Current cameras capture instants in time and space. But there is something just beyond the reach of the camera that our minds seem to capture quite well: moments. I will provide at least an informal definition of what I am calling a moment. I'll also discuss recent technology that let's us use current cameras+processing to capture moments. Finally, I'll argue for how I imagine future cameras, editing systems, and display paradigms should support this new class of visual artifact.
Michael F. Cohen <http://www.research.microsoft.com/users/cohen/> , Senior Researcher, joined Microsoft Research in 1994 from Princeton University where he served on the faculty of Computer Science <http://www.cs.princeton.edu> . Michael received The 1998 SIGGRAPH Computer Graphics Achievement Award <http://www.siggraph.org/s98/conference/keynote/index.html> for his contributions to the Radiosity method for image synthesis. Dr. Cohen also served as paper's chair for SIGGRAPH '98 <http://www.siggraph.org/s98/> .
Michael received his Ph.D. in 1992 from the University of Utah <http://www.cs.utah.edu> . He also holds undergraduate degrees in Art and Civil Engineering from Beloit College <http://www.beloit.edu> and Rutgers University <http://www.rutgers.edu> respectively, and an M.S. in Computer Graphics <http://www.graphics.cornell.edu> from Cornell. Dr. Cohen also served on the Architecture faculty at Cornell University and was an adjunct faculty member at the University of Utah. His work at the University of Utah focused on spacetime control for linked figure animation. He is perhaps better known for his work on the radiosity method for realistic image synthesis as discussed in his recent book "Radiosity and Image Synthesis" <http://www.apcatalog.com/cgi-bin/AP?ISBN=0121782700&LOCATION=US&FORM=FORM2> (co-authored by John R. Wallace). Michael has published and presented his work internationally in these areas.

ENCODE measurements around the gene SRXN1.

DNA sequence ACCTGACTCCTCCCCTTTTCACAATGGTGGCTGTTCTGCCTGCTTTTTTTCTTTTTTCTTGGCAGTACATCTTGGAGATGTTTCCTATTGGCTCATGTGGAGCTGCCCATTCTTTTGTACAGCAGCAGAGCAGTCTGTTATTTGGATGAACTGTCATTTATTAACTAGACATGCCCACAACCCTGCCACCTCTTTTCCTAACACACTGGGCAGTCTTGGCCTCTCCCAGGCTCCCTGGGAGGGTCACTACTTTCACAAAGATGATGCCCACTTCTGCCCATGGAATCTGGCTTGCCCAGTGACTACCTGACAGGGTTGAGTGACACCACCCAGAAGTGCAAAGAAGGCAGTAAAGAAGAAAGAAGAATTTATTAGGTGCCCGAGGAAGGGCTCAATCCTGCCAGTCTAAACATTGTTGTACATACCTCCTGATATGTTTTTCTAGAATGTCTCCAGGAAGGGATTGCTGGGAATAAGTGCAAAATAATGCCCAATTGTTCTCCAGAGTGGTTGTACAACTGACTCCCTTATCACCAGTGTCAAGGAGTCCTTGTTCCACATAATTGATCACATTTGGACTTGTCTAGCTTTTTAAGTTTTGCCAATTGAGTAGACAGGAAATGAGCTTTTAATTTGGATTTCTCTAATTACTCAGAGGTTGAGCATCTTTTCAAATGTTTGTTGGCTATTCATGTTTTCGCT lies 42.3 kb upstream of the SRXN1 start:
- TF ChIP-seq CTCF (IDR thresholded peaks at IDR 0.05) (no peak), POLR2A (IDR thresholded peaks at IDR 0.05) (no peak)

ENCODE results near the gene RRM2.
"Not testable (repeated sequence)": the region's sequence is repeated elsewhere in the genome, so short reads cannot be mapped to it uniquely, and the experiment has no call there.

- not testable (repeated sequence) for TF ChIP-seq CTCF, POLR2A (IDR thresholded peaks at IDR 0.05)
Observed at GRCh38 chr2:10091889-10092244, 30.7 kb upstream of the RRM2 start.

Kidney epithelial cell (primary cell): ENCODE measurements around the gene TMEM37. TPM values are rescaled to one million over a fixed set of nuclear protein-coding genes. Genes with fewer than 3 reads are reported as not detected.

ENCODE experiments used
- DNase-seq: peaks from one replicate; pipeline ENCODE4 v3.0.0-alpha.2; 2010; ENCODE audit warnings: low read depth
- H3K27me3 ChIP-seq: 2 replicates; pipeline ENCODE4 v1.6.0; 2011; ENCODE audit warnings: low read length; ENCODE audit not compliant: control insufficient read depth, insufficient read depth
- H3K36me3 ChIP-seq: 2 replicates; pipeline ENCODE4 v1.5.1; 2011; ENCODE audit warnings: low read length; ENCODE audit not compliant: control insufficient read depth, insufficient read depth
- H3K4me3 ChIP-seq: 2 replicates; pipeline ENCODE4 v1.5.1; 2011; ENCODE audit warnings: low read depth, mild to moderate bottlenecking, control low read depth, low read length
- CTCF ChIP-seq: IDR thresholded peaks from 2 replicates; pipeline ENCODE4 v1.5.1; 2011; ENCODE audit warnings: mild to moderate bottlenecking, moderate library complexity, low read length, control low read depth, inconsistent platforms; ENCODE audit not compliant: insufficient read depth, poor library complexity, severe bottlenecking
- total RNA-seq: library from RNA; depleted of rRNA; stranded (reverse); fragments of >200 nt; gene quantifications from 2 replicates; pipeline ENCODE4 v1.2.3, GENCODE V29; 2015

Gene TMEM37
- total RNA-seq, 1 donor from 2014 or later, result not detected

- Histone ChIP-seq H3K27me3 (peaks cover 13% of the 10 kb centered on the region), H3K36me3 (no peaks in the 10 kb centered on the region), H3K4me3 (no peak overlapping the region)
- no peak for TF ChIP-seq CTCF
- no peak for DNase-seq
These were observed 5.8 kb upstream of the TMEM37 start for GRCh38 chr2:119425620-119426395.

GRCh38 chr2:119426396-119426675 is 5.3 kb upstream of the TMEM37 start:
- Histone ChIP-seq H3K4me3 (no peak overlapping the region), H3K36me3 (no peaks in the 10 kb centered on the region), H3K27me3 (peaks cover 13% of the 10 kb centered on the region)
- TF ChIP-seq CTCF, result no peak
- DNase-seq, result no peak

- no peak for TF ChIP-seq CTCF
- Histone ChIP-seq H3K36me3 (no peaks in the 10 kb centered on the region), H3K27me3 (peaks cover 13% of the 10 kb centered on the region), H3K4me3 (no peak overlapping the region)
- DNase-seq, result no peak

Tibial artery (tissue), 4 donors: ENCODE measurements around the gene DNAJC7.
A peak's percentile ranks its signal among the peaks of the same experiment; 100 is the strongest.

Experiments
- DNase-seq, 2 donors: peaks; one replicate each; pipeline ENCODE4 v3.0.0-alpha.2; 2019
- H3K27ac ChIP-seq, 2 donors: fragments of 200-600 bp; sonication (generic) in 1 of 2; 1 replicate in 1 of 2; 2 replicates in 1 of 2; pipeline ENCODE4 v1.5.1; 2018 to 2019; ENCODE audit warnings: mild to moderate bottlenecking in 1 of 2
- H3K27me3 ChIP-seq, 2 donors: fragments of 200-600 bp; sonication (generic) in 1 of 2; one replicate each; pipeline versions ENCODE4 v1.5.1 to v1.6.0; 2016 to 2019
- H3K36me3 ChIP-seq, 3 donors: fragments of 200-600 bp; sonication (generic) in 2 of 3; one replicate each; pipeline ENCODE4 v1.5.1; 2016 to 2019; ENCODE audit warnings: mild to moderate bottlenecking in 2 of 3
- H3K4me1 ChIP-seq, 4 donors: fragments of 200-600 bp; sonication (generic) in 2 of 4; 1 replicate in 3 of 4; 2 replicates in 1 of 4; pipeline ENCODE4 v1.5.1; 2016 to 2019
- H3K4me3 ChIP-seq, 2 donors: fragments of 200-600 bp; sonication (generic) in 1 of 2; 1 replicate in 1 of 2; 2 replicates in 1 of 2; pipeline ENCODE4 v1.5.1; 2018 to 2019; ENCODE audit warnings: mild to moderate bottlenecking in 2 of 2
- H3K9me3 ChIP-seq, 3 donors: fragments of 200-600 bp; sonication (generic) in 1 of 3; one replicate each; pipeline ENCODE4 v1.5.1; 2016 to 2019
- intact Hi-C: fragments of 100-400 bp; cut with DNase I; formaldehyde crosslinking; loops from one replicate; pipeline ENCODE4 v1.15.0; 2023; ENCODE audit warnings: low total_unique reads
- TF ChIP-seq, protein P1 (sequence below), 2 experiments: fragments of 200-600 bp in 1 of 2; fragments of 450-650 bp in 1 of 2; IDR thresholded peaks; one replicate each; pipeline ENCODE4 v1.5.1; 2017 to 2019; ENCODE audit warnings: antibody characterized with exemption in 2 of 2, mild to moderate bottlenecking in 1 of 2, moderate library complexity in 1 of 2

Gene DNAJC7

At Microsoft, Dr. Cohen has worked on a number of projects ranging from image based rendering, to animation, to camera control, to more artistic non-photorealistic rendering. One project focuses on the problem of image based rendering; capturing the complete flow of light from an object for later rendering from arbitrary vantage points. This work, dubbed "The Lumigraph" is analogous to creating a digital hologram. He has since extended this work through the construction of "Layered Depth Images" that allow manipulation on a PC. Michael also is continuing his work on linked figure animation. He and colleagues have focusing on means to allow simulated creatures to portray their emotional state (ie, a happy walk vs. a sad walk), and to automatically transition between verbs. Recent work also includes creating new methods for low bandwidth teleconferencing, technologies for combining a set of "image stacks", as well as developing new approaches to the low level stereo vision. His current work focuses on computational photography and video.